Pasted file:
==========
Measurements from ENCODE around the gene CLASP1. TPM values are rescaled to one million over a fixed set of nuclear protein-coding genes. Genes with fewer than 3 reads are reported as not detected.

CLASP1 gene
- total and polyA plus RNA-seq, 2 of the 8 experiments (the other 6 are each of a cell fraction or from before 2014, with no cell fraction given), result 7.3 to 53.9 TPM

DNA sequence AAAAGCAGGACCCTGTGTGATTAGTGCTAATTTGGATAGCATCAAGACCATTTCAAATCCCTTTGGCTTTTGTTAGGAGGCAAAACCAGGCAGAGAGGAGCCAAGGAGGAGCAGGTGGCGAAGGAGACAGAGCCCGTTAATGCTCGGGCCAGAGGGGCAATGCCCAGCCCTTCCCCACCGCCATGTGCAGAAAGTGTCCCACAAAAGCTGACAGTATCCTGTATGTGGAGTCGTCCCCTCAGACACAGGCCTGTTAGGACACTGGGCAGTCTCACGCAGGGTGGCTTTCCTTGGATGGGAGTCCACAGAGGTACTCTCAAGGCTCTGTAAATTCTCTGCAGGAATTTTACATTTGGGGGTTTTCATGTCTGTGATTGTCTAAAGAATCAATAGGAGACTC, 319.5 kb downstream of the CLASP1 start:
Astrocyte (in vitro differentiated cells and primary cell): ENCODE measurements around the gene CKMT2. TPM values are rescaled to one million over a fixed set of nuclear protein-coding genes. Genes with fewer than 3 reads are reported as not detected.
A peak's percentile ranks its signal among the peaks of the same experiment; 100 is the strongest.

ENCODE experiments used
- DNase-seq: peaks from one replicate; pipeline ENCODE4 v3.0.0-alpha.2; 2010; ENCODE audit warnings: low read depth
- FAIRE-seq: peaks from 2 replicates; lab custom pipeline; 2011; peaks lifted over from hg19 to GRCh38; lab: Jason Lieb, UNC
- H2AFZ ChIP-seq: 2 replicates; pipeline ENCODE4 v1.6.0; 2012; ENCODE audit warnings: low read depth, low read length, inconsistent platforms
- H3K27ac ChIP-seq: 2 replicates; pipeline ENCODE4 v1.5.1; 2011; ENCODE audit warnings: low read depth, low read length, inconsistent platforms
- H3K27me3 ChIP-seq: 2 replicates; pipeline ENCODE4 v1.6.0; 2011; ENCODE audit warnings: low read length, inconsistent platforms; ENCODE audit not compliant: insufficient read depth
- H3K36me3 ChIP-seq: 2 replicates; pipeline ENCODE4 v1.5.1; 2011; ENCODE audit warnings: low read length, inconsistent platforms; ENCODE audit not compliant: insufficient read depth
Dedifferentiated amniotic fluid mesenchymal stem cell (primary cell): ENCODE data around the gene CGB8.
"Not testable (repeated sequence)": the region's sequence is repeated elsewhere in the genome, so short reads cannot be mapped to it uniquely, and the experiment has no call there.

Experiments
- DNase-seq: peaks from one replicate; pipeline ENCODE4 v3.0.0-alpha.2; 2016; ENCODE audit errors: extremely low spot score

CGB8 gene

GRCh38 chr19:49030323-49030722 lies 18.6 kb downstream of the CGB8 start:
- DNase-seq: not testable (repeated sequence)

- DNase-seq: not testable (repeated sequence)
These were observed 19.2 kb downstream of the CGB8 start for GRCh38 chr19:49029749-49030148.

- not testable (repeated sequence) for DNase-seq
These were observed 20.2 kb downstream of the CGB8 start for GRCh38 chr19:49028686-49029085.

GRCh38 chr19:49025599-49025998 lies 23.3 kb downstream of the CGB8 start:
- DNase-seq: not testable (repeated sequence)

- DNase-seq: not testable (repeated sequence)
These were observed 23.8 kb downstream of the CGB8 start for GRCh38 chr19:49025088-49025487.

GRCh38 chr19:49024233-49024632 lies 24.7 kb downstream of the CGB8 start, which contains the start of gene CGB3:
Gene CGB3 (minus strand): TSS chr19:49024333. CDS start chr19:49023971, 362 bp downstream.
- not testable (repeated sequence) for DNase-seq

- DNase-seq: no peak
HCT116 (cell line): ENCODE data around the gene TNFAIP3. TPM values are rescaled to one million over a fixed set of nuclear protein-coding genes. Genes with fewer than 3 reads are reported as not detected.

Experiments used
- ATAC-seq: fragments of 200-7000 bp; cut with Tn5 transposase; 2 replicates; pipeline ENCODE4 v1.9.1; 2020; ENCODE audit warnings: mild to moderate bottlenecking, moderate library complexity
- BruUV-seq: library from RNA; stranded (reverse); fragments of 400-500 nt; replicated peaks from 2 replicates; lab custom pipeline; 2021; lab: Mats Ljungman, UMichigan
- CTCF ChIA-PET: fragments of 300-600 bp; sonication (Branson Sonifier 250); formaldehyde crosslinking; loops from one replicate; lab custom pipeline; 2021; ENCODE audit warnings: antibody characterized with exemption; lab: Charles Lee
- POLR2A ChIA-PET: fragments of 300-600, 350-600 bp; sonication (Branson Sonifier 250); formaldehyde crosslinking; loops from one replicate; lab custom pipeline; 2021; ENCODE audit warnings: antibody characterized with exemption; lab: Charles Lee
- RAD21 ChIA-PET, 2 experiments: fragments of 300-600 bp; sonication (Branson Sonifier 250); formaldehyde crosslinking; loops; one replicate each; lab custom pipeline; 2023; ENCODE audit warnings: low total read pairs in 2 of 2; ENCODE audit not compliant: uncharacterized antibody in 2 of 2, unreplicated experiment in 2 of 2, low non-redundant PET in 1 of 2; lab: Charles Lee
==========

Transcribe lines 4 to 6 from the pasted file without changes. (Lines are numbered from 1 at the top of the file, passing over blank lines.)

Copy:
DNA sequence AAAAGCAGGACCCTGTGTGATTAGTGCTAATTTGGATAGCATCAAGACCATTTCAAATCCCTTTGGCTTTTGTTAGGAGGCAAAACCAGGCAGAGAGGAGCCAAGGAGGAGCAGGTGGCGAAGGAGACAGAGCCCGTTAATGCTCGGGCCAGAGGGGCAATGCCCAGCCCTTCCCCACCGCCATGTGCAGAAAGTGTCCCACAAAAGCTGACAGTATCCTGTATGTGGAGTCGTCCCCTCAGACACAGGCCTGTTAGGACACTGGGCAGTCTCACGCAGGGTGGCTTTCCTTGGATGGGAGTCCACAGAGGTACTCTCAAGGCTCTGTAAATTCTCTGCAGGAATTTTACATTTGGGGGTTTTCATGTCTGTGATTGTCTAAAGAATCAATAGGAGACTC, 319.5 kb downstream of the CLASP1 start:
Astrocyte (in vitro differentiated cells and primary cell): ENCODE measurements around the gene CKMT2. TPM values are rescaled to one million over a fixed set of nuclear protein-coding genes. Genes with fewer than 3 reads are reported as not detected.
A peak's percentile ranks its signal among the peaks of the same experiment; 100 is the strongest.